Mexican Musician Kidnapped And Tortured Adds To Violent Crime Wave Against Narcocorrido Musicians

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Violence against Mexican musicians from narcocorridos bands keep escalating. A singer with the norteña band "Los Ciclones del Arroyo" was kidnapped and shot in the leg after refusing to perform a song requested by a group of people at a party police said, according to Hispanically Speaking News.

The band's singer, Julio Cesar Leyva Beltran, was abducted from a party in the state Choix, a city in the Mexican state of Sinaloa. He was taken away in an SUV after the band refused to play another song after the guests requested one. While in captivity, the kidnappers who remain unidentified, tortured Leyva and shot him in the leg.

Later that Saturday he was released and hospitalized in the coastal city of Los Mochis in Sinaloa with a leg fracture caused by the gunshot.

Los Ciclones del Arroyo’s best known songs are “Asesino a sueldo” (Killer for Hire), “La marcha” (The March), and the “narcocorrido” “El aguila blanca” (The White Eagle).

Leyva's case adds to the increasing number of narcocorridos performers who have been tortured and murdered in northern Mexico in recent years.

Narcocorrido is a type of Mexican music which evolved out of the norteño folk corrido tradition. Corridos have chronicled life and death in Mexico since the time of the Mexican Revolution. The songs typically eulogize the exploits of drug traffickers against the rhythm of old-style Mexican rhythms. Mexico's bloody cartel war is reflected in the controversial drug ballads as the songs celebrate the violent lives — and grisly deaths — of Mexican drug lords.

Narcocorridos gained popularity in the 1970s and 1980s, with lyrics praising the exciting lives of drug barons. The newer songs have taken a darker spon. One of the more popular band is "Movimiento Alterado" (Altered Movement), with songs filled with unusually explicit lyrics about decapitations and torture, and praise for one drug gang in particular: the Sinaloa cartel.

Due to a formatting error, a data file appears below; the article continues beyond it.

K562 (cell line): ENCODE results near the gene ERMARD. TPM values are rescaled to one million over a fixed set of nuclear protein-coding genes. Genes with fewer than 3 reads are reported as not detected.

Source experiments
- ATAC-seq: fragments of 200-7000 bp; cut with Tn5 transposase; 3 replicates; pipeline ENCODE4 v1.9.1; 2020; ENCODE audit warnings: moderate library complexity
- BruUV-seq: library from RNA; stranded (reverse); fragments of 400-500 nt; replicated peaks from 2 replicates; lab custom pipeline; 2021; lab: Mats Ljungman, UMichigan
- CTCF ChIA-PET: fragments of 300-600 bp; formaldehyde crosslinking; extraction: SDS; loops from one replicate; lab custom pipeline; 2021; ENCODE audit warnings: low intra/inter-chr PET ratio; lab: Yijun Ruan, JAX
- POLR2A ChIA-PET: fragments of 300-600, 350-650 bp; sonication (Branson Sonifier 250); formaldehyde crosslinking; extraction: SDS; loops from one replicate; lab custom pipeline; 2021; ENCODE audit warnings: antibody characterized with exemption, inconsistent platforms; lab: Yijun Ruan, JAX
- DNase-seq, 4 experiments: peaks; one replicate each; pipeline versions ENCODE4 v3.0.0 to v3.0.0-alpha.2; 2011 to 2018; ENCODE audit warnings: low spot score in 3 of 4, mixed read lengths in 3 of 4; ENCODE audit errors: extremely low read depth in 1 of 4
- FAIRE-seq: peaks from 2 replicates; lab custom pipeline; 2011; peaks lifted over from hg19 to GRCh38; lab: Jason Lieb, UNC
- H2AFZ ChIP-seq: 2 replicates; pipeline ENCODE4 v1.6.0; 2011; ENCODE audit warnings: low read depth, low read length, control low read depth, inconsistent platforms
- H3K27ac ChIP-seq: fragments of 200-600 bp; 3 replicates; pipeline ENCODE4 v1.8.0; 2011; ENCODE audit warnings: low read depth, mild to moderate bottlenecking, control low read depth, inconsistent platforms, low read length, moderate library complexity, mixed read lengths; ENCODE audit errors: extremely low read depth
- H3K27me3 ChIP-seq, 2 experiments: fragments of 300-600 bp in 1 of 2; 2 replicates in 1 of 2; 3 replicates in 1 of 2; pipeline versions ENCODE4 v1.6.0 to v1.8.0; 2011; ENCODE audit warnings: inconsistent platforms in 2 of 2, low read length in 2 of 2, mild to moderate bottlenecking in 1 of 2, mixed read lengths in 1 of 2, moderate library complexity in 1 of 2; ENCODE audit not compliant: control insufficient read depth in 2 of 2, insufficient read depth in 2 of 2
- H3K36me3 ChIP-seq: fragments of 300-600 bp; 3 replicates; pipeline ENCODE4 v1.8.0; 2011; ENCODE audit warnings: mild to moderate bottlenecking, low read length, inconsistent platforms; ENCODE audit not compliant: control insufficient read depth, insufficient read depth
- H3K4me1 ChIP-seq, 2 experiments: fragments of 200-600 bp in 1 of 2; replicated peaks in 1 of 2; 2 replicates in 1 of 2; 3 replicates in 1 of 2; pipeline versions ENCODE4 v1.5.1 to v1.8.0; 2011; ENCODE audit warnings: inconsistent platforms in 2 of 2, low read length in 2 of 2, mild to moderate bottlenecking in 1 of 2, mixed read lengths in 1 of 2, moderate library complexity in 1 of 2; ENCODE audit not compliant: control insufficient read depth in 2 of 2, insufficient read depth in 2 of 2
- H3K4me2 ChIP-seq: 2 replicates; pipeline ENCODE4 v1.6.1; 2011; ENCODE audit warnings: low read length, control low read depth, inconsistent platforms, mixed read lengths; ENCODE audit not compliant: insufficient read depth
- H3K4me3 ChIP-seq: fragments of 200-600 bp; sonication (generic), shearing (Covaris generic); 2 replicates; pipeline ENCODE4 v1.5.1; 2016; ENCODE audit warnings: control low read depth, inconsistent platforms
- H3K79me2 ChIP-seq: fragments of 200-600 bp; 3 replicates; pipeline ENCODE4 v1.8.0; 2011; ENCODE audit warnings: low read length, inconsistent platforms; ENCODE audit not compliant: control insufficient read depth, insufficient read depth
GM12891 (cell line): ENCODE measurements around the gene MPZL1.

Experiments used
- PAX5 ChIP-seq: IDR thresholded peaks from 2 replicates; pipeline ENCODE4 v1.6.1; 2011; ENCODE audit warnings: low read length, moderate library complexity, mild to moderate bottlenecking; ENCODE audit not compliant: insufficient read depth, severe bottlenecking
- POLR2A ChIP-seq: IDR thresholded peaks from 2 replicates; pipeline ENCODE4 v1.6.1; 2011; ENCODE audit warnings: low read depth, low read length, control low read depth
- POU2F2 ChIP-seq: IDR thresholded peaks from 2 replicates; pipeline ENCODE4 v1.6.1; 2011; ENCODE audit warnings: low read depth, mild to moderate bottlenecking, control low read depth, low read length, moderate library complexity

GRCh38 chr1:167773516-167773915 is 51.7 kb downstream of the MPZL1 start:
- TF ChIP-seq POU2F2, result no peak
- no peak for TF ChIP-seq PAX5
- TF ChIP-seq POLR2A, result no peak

"The production of narcocorridos is immense,” said Juan Carlos Ramirez-Pimienta, an academic from the University of San Diego, California, who recently published a book on the ballads, according to The Daily Star.

While the music popularity keeps growing, more than a dozen Mexican musicians were murdered between 2006 and 2008; motives are shadowy, but it's suspected that some were killed for what they sang, according to TIME Magazine.

Rodolfo Gomez Valenzuela was fatally wounded last March in the Mexican state of Sinaloa. He was member of the band "Cartel de Sinaloa" named after one of Mexico's most powerful drug cartel. Armed men entered a house where the band was rehearsing and opened fire. Jose Antonio Sanchez Velazquez, also a member of the band "Cartel de Sinaloa" was slain in 2009.

Another case was reported in November of last year when narcocorrido singer-songwriter Diergo Rivas was murdered in the state of Sinaloa. One of Rivas' famous songs was an ode to Joaquin Shorty Guzman, one of Mexico's most wanted drug lord.

Images of Mexico's Drug War:

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